I knew I had kept a scrapbook, and that there were some crazy things in it - some of the weirdest postcards I've ever seen, and great stuff from the local newspapers. I remembered something particularly weird that I'd read in the LaConner paper. The memory of it was recently dredged up by a book I'm reading for at least the fourth time.

The article in the Channel Town Press, which I initially tried to take seriously, is about a fictional guru trying to set up shop with his Rolls-Royces and harem of wives/kids in LaConner. After a while I realized it was satire. I thought it was funny, especially Bag One's drawn-on beard (this was long before photoshop) and the Bag Dad Middle School.

It was years later that I reviewed a book for the Vancouver paper called The Promise of Paradise - a woman's intimate story of the perils of life with Rajneesh. This is the one that I keep reading over and over again. The one I'm reading right now.

Rajneesh, as in Bhagwan, the "Rolls-Royce Guru", built an incredibly wealthy worldwide empire which embodied all that is wrong with mass religion. Bhagwan's devotees had taken over a piece of land called Big Muddy Ranch near the small town of Antelope, Oregon. By the time this grotesque empire collapsed in a state of near-terrorism, the newly-created city of Rajneeshpuram was in an armed standoff with the citizens of Antelope. The erstwhile leader of the cult, a demented demigod named Sheela, was eventually charged with election fraud (rounding up homeless people to vote for sympathetic representation in local elections), poisoning hundreds of citizens, and a host of other crimes. By this time, Rajneeshpuram was being patrolled by armed guards dressed in camouflage. The utopia had become a police state. 

Thousands of people drank this particular flavour of Koolaid, in particular the author of The Promise of Paradise, Satya Bharti Franklin (given a new name, as per usual, when she joined the cult). Even as chaos and violence and death swirled around her, she kept writing about "waves of bliss" washing over her, and about how, in spite of everything (even abandoning her kids), her fourteen years with this self-righteous fucked-up power-tripping bastard had all been worth it.

I think LaConner must have felt the shock waves from this bizarre episode of cult aggression. It had all come too close for comfort, but they still had the good grace to joke about it. The piece was written only a couple of years after the meltdown became public knowledge. To quote Wikipedia: "The subsequent criminal investigation, the largest in Oregon history, confirmed that a secretive group had, unbeknownst to both government officials and nearly all Rajneeshpuram residents, engaged in a variety of criminal activities, including the attempted murder of Rajneesh's physician, wiretapping and bugging within the commune and within Rajneesh's home, poisonings of two public officials, and arson."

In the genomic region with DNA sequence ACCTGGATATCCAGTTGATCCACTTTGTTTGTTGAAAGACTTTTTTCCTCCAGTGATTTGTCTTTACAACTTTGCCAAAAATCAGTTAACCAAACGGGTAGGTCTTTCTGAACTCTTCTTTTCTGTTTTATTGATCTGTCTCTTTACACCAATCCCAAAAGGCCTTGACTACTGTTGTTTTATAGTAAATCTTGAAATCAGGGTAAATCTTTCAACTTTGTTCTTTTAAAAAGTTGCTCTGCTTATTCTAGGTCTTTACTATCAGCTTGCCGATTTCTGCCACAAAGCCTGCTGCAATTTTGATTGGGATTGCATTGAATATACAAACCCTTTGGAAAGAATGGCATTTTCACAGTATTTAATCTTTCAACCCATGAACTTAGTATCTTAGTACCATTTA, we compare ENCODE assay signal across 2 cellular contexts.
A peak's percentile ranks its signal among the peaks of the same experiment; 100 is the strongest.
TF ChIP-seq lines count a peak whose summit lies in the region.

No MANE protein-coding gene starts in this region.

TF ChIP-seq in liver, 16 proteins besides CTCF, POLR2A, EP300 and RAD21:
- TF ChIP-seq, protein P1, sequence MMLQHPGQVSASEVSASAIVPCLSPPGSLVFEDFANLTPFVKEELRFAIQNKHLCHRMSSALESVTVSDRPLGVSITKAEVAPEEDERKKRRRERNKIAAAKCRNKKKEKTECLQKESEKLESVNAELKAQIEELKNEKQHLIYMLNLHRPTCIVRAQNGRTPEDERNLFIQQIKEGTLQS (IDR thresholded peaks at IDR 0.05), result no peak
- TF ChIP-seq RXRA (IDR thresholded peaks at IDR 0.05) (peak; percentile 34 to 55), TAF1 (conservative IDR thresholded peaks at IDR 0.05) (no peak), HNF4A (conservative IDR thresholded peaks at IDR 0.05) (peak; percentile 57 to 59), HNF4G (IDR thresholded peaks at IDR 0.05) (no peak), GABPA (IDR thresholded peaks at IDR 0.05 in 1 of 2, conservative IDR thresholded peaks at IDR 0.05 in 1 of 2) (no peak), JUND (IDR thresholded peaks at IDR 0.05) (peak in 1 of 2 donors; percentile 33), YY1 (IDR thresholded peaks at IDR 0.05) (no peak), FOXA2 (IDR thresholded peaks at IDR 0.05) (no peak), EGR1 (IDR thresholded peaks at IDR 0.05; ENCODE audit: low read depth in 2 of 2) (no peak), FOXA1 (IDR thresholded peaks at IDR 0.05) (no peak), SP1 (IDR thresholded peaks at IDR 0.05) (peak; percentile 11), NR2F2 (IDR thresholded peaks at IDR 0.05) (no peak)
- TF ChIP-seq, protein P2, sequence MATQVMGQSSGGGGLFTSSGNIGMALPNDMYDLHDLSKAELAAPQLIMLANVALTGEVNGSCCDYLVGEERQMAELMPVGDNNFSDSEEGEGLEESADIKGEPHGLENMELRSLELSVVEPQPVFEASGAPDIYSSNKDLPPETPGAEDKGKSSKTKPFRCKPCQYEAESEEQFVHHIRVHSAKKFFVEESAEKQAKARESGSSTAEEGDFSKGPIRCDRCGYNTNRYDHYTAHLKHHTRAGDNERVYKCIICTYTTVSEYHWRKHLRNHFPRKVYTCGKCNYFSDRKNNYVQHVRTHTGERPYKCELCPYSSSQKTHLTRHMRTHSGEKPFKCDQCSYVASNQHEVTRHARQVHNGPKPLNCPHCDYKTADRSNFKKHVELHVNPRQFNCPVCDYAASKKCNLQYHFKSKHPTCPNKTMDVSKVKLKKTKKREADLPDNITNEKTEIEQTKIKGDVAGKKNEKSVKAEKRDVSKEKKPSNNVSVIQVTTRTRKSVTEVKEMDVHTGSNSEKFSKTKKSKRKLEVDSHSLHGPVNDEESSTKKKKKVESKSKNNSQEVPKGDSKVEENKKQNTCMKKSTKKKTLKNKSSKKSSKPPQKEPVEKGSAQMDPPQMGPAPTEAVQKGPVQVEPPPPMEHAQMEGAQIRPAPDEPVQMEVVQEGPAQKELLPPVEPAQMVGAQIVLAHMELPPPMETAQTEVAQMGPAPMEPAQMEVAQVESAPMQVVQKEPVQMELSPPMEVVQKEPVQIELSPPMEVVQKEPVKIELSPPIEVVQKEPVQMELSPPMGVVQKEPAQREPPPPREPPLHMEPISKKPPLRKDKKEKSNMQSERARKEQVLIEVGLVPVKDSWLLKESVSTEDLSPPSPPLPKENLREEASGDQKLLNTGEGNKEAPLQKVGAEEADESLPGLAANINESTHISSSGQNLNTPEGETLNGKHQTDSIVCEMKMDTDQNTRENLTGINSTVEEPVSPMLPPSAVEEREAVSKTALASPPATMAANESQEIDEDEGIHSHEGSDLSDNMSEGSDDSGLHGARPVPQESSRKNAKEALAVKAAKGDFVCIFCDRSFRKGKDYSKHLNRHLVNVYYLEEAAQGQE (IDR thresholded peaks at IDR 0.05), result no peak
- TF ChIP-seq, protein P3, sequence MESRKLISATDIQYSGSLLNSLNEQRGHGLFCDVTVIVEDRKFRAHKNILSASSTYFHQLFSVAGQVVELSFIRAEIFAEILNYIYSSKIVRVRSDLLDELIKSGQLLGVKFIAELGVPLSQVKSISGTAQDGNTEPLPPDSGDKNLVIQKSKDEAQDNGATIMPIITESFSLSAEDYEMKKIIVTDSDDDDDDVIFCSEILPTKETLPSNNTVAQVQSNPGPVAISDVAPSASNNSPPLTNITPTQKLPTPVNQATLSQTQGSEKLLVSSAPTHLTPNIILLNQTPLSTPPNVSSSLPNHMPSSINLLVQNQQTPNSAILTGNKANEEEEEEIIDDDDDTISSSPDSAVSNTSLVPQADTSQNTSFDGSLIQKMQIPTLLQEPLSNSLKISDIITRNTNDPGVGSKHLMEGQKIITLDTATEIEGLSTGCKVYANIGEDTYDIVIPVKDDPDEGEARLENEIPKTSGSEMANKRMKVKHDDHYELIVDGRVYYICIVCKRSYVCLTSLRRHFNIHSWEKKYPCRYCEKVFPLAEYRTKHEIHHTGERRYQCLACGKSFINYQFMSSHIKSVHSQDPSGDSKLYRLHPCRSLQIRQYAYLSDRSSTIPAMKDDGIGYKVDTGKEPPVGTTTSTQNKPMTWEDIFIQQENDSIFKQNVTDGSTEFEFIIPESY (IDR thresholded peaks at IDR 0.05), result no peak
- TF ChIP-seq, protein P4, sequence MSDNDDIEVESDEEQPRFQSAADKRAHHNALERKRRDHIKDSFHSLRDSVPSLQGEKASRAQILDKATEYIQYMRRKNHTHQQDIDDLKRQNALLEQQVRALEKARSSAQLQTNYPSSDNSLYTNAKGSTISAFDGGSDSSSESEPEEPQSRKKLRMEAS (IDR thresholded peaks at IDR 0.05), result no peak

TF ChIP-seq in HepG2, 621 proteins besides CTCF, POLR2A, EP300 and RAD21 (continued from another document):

To me, this smacks of the "but we didn't know what was going on" claim of the German population after World War II. According to her detailed account based on private journals, Satya Bharti Franklin knew what was going on, and did not walk away from it. By then she felt a kind of paralysis which was widespread. Did they know what was going on? They knew enough.

I'm not sure why I keep reading about cults - oh, of course I do, they are bloody fascinating! These people did not question Sheela or Rajneesh or any of it, no matter how nasty or ludicrous the edicts became, but kept on humbly obeying. If they didn't, they weren't "surrendered" enough. Imagine an environment, a community, in which the ultimate goal is to surrender. To give up: personal freedom, sanity, decision-making, life. 

Anyway, I kept the Bag One clipping even before I knew anything at all about Bhagwan or Sheela or Satya Bharti Franklin, because I loved it. It was all part of the Washingtonian nuttiness I had come to cherish. 

But what of those throngs in red skirts, the faithful sanyassins who had given years of their lives (not to mention all their worldly goods) to this crazy creep? Did they just go on to some other prophet, tin god, addiction? How many of them joined Scientology? There must be a cult mind, and I must figure out what it is, because in spite of everything I have seen, it makes no sense to me at all.